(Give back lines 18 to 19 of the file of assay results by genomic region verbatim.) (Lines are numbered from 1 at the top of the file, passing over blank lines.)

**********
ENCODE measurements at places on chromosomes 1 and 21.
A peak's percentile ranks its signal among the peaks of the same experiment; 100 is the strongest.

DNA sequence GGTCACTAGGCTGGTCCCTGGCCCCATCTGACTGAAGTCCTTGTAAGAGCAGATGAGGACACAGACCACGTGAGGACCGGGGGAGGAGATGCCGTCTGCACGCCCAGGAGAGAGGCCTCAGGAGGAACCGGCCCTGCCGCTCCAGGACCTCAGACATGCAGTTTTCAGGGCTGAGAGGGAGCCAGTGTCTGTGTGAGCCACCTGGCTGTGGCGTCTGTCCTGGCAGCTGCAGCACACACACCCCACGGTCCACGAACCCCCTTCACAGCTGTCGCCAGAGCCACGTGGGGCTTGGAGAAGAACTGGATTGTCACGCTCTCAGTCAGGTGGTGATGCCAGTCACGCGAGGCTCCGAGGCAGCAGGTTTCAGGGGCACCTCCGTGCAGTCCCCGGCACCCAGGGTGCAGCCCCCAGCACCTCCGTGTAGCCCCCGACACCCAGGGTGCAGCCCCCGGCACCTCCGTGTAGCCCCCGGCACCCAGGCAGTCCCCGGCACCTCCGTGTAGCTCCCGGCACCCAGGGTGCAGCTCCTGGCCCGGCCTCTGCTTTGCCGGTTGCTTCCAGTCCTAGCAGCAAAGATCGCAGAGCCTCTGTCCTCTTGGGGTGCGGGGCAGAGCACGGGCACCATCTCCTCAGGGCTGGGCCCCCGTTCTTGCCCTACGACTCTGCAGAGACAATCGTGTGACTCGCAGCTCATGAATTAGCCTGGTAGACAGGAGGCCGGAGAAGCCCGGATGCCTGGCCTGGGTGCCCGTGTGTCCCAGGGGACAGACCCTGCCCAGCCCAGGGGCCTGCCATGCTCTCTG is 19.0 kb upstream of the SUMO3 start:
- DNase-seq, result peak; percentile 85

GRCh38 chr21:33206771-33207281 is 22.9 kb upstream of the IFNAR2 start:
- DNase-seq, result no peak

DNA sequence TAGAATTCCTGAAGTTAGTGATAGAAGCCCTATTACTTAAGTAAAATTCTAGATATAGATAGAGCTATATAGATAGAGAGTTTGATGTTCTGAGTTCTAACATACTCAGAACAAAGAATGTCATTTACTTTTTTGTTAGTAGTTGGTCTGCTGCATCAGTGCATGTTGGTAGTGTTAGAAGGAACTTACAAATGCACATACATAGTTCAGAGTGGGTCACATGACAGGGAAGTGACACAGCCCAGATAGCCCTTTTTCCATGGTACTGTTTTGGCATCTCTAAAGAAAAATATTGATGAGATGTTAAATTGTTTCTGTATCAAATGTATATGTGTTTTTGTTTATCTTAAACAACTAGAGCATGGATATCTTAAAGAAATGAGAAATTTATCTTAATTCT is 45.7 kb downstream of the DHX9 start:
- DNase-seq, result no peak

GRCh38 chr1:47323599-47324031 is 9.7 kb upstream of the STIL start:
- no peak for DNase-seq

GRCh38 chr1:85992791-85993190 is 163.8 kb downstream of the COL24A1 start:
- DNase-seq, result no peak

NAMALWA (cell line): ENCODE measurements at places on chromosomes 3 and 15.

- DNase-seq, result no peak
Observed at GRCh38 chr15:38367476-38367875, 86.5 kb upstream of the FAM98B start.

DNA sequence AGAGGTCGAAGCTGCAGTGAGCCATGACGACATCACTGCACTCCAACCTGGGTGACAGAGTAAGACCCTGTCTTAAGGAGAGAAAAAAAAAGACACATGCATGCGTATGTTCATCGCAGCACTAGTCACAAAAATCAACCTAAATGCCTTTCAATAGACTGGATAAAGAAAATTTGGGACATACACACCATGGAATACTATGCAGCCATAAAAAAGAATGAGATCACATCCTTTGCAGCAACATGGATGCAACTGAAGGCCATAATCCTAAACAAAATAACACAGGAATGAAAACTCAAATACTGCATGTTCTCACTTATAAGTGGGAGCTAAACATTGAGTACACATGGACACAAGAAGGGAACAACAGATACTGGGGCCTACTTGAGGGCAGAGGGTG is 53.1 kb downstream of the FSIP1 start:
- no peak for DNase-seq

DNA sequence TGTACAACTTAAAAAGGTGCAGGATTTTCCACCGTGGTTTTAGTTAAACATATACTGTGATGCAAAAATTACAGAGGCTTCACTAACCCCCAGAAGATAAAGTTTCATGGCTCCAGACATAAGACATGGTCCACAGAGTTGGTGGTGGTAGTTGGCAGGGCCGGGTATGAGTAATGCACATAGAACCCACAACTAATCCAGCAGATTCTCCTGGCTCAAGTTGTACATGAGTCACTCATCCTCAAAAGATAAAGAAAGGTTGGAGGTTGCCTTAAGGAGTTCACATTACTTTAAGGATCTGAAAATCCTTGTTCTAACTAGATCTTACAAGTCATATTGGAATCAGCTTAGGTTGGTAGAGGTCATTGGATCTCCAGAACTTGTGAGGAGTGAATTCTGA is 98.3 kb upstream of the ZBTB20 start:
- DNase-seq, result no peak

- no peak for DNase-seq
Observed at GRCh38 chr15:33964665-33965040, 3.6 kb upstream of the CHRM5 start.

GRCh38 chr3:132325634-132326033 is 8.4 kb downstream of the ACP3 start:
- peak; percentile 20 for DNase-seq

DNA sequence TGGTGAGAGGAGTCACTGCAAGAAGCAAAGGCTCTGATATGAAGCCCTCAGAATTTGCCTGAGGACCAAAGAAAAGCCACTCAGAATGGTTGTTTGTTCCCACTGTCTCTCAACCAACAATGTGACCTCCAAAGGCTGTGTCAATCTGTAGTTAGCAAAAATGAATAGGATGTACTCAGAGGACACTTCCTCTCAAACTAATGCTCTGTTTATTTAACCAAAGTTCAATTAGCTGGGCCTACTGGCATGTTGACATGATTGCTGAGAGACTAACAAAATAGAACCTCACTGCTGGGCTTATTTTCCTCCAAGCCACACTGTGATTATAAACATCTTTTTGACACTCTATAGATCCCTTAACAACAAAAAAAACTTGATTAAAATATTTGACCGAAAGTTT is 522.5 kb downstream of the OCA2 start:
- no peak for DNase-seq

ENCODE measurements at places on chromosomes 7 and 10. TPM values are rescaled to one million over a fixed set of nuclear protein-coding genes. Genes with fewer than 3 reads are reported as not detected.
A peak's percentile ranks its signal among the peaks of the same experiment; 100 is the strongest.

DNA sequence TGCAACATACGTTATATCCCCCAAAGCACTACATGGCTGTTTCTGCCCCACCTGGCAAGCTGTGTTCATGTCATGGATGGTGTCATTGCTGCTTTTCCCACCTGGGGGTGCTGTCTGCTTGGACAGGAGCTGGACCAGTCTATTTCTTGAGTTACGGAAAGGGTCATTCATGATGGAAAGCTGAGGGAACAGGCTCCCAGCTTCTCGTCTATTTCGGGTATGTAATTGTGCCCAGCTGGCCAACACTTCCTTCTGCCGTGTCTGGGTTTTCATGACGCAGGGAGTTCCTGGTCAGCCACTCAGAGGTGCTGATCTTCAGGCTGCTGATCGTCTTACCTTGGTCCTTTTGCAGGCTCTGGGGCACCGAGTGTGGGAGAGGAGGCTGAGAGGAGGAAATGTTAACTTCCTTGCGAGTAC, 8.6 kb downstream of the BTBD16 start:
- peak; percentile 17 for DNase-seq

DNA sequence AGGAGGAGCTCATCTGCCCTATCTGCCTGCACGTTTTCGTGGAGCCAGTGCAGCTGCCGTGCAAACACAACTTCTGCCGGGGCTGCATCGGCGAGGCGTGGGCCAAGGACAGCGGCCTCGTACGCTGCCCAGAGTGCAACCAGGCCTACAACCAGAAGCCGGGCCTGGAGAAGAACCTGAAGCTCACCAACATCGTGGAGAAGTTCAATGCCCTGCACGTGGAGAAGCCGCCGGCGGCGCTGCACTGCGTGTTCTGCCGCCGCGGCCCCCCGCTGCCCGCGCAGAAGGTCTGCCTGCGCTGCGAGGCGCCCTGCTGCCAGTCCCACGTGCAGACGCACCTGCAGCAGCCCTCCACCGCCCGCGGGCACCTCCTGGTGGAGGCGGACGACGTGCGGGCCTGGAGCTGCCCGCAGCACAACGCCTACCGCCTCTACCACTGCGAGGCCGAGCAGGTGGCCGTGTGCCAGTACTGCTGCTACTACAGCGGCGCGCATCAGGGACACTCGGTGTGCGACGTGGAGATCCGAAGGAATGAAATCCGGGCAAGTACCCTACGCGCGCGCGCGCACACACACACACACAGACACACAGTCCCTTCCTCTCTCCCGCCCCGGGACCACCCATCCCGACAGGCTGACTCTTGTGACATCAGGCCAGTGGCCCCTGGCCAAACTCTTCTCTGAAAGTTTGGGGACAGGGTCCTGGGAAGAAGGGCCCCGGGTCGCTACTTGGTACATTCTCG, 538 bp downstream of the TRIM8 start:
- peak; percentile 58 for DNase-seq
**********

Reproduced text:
DNA sequence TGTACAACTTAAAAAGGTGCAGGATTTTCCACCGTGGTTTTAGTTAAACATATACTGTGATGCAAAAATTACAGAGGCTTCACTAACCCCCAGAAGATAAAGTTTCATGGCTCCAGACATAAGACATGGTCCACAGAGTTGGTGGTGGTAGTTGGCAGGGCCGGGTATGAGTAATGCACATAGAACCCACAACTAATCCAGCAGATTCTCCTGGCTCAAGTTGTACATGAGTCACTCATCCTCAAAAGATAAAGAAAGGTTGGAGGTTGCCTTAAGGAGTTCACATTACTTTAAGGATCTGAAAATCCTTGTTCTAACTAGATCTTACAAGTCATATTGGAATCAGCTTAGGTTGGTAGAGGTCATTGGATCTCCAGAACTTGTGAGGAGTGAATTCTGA is 98.3 kb upstream of the ZBTB20 start:
- DNase-seq, result no peak